Southern New Mexico Economic Indicators
First Quarter 2022
The Las Cruces economy expanded in February. Payroll employment reached its prepandemic level, unemployment fell, and the metro’s housing market remained robust. Monthly trade volumes were below prepandemic levels. New Mexico’s rig count rose, though oil production dipped slightly. Commodity prices soared.
Las Cruces payroll gains solid
Las Cruces employment expanded an annualized 11.7 percent, or by 685 jobs, in February (Chart 1). Employment gains were widespread but were particularly notable in leisure and hospitality (306 jobs), education and health services (253), manufacturing (137), professional and business services (127), and trade, transportation and utilities (124). Employment increases were more modest in information, financial activities and construction and mining. Payrolls were unchanged in the other services sector and contracted in government, which was down 362 jobs.
The February "Major Employment Developments" report by the New Mexico Department of Workforce Solutions’ Economic Research & Analysis Bureau estimates that approximately 1,230 jobs will be created in the southern New Mexico region in coming years. These jobs will be in the aviation, film and television production, solar generation, manufacturing and warehousing industries and will primarily be located in Chaves and Doña Ana counties.
Two years since the onset of the pandemic, Las Cruces payrolls are completely recovered and are up by 90 jobs as of February. Sectors that experienced net job gains include trade, transportation and utilities (490 jobs), leisure and hospitality (335), manufacturing (298), and education and health services (80). Professional and business services positions were in line with February 2020 levels, while employment was down in government (-459 jobs), financial activities (-294), construction and mining (-121), other services (-109) and information (-105).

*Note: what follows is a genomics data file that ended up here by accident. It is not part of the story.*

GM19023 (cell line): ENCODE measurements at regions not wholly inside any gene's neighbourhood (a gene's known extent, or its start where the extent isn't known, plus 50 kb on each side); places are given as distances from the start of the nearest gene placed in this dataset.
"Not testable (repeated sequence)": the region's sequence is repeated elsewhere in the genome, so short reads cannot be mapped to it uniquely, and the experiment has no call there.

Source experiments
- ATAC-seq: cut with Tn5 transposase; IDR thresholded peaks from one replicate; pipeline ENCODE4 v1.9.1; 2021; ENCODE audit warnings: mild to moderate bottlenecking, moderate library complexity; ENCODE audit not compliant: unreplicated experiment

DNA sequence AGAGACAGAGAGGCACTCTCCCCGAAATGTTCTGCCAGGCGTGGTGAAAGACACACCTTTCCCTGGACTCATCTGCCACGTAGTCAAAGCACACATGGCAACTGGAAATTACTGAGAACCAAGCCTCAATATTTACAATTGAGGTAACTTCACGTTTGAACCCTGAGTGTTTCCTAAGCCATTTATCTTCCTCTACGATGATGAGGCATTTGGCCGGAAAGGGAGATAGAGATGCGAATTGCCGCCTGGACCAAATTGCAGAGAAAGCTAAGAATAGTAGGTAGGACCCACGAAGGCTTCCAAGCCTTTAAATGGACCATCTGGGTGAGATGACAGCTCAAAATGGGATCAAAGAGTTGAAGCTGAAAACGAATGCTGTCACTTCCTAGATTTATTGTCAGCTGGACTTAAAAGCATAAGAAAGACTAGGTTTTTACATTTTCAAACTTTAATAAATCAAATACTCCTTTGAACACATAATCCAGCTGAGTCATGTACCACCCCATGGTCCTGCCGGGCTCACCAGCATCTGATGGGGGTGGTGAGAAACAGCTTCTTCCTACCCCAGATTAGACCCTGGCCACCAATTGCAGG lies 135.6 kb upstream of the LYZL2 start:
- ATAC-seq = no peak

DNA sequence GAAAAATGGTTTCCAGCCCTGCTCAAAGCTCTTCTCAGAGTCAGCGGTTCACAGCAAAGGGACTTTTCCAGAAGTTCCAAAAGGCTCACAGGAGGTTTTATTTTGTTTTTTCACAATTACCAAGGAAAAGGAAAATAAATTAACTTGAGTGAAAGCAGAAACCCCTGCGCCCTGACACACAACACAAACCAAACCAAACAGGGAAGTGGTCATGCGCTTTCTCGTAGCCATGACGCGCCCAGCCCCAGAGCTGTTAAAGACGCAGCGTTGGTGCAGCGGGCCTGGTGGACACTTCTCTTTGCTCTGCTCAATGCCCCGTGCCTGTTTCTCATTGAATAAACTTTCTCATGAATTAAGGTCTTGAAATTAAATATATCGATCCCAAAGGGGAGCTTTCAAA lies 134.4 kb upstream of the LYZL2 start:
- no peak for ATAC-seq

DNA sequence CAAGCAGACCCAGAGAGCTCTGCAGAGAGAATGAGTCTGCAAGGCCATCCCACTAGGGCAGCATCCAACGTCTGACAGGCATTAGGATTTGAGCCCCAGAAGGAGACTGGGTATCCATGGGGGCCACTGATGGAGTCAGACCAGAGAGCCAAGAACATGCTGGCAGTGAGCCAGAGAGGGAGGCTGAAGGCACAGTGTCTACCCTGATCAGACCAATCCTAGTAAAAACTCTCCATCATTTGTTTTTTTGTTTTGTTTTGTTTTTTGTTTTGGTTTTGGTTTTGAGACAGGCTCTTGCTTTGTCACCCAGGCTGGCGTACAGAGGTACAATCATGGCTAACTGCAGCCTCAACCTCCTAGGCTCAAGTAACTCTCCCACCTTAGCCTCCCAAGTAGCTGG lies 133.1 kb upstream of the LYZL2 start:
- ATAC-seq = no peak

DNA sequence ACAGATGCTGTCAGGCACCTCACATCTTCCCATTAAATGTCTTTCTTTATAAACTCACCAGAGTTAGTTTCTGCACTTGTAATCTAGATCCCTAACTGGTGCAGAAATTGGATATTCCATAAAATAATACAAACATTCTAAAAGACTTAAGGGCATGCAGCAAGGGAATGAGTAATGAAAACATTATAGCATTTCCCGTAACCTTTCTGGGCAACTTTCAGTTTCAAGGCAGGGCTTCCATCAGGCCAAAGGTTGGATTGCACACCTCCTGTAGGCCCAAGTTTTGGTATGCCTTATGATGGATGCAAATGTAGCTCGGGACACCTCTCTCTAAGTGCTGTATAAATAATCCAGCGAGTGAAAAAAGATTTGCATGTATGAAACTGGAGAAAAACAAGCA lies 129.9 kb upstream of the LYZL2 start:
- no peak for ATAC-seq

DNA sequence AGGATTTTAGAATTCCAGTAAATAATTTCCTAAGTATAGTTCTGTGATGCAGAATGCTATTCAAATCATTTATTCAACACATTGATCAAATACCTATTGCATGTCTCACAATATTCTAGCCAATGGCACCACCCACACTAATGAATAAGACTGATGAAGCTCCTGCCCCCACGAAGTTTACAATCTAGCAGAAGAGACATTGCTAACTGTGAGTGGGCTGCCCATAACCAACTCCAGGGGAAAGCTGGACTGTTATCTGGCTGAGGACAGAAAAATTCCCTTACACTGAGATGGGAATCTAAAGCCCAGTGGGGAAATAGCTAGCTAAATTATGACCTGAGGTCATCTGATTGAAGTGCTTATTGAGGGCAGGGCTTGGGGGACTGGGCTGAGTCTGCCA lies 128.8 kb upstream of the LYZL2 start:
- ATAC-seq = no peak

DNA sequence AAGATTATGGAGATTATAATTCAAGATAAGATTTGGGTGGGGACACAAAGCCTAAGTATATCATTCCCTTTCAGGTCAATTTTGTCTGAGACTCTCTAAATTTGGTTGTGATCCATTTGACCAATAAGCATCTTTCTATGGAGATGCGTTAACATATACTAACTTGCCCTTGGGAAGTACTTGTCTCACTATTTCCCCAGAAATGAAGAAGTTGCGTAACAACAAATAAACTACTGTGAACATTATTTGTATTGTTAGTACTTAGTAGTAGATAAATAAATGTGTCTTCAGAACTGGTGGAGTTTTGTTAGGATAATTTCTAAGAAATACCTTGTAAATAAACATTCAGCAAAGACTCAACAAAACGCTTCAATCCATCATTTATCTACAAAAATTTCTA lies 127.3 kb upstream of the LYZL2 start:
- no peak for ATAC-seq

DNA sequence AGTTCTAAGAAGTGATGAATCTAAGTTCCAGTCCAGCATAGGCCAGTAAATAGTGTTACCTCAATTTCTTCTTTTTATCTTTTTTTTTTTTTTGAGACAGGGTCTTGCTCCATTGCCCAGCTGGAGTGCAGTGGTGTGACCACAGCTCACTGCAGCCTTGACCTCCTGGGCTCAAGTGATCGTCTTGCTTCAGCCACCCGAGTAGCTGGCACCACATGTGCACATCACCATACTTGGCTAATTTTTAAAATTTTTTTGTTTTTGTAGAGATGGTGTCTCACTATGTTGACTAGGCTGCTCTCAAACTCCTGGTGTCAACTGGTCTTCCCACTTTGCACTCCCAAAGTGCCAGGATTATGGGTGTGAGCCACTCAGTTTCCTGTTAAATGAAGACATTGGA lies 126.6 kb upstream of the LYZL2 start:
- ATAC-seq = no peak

Unemployment rate changes mixed
Las Cruces’ unemployment rate fell from 5.7 percent in January to 5.4 percent in February (Chart 2). New Mexico’s jobless rate fell from 5.9 percent in January to 5.6 percent in February. However, southern New Mexico’s unemployment rate was 6.1 percent in January, up from 5.5 percent the prior month. Luna County’s unemployment rate remained the highest in southern New Mexico at 12.8 percent, while De Baca County’s rate was the lowest in the region at 3.9 percent.
Las Cruces home sales totaled an annualized 2,651 in January, up 4.0 percent from December and 7.0 percent from a year ago (Chart 3). The inflation-adjusted median home price in Las Cruces (based on a six-month moving average) was $271,272 in January, 2.2 percent higher than the prior month and up 7.9 percent from January 2021.
In February, annualized total trade primarily through the Santa Teresa port in southern New Mexico totaled $28.9 billion, 2.1 percent below January but up 6.7 percent from February 2021 when monthly trade was $27.1 billion (Chart 4). The monthly drop was driven by a decrease of 2.6 percent in imports and 1.4 percent in exports. Imports were $17.2 billion, and exports totaled $11.7 billion in February.
Rig count ticks up, production falls
The New Mexico rig count rose from 86 in February to 91 in March (Chart 5). Meanwhile, oil production in January fell 1.8 percent from the previous month to 1.36 million barrels per day but was up 23 percent from a year prior.
Potash prices soar, copper prices edge up
In addition to oil and natural gas, southern New Mexico's economy is dependent on other commodities, such as potash, copper and silver. Potash prices increased dramatically following the Russian invasion of Ukraine, the subsequent sanctions and rising food prices, reaching an average of $546.62 per metric ton in March 2022. Potash prices increased 40 percent from February and nearly tripled from March 2021 (Chart 6). Copper prices also rose from $9,754 per metric ton in February to $10,123 in March and were up 13.8 percent year over year.
NOTES: Data may not match previously published numbers due to revisions. All New Mexico counties within the Federal Reserve’s Eleventh District are counted as part of southern New Mexico. Las Cruces is excluded from southern New Mexico to better gauge unemployment levels outside the region’s largest population center.
About Southern New Mexico Economic Indicators
Questions can be addressed to Keighton Hines at Keighton.Hines@dal.frb.org. Southern New Mexico Economic Indicators is released quarterly.